A hard day at work, stressful traffic, or a breakup can conjure up visions of ice cream and wine dancing in our heads. Then again, a promotion, vacation, or a milestone readily calls forth the need for cake and champagne.
Emotional eating is socially acceptable, sometimes even encouraged, but there are negative effects. When the food and drinks you consume don't actually feed the feelings that are starving for attention, you will remain hungry even when your belly is full.
As an advocate for Health at Every Size, this has nothing to do with the measurements of a waistline and everything to do with bringing to light how we are conditioned to feed feelings with items that simply cannot nourish them. Simply put, your body gets fed with food; your emotions get fed with attention and self-care. So why do we continue to try to feed depression with pizza or joy with cake? Sure, the answer can be found in neuroscience about dopamine, pleasure receptors, and calorie-rich foods.
But let's think about it from a psycho-social place for the moment.
We do not give ourselves credit for being the sentient beings that we are when we attempt to shelve a feeling by effectively blocking our way to communicate. Speech, crying, laughter, or shouting is impossible when you've decided to feed your feeling with food. The doughnut becomes a pacifier to stop our crying and we've diminished our ability to fully exercise our right to our feelings.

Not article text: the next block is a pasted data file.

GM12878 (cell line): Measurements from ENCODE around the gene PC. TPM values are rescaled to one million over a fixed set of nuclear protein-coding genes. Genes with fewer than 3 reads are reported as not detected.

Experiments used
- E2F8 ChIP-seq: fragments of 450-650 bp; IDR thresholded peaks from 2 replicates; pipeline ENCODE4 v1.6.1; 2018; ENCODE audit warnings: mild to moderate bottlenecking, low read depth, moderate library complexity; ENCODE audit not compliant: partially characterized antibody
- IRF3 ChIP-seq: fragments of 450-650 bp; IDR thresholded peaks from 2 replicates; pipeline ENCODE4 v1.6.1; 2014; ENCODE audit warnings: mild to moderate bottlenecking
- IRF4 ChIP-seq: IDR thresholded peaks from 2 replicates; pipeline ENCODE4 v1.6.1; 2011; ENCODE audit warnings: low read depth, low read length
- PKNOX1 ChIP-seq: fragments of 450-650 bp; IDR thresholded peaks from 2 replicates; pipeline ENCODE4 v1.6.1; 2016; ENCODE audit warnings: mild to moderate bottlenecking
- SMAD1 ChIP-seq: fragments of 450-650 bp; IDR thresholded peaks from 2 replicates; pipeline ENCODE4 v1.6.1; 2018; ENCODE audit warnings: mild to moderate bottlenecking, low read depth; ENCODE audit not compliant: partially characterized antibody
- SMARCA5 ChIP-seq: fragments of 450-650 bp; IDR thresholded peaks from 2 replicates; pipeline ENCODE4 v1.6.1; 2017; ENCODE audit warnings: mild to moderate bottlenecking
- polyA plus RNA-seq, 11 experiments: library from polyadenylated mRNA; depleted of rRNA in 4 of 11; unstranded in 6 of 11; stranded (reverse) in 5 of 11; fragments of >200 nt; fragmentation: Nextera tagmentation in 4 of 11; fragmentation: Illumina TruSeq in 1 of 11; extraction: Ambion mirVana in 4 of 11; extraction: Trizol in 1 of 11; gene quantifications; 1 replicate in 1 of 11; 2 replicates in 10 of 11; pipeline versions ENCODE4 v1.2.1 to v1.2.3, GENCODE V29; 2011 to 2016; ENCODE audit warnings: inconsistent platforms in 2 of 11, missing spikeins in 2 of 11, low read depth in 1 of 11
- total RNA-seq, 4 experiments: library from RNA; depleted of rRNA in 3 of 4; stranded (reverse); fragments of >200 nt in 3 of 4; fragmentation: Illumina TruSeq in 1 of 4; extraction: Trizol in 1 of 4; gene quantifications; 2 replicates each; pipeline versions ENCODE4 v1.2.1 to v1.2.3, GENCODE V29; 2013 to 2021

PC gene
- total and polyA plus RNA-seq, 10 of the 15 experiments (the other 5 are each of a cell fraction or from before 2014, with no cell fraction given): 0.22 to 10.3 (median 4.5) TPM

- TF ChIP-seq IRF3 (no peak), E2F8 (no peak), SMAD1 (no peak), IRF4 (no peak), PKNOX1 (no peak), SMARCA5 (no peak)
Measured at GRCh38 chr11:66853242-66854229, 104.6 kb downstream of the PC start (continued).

As an extreme emotion rises to the surface this week, take time to revel in the fullness of that feeling. Do not starve your psyche as you stuff your belly. Your psyche needs nourishment, too, and you certainly should not have to starve.
4 Ways to Feed Your Feelings
- Frustration craves camaraderie, so meet up with someone to take a walk and talk shit
- Celebrate a success by taking time to write thank you notes to the people who helped you
- Depression needs nourishment in the form of introspection, so get weird and create like a kid
- Breakups depend on finding newness in your mind and body, so dance it out or get on the open road
Very special thanks to Brandon Arnold for his accompanying illustration. More of Brandon's work can be seen www.brandonandbrandon.tumblr.com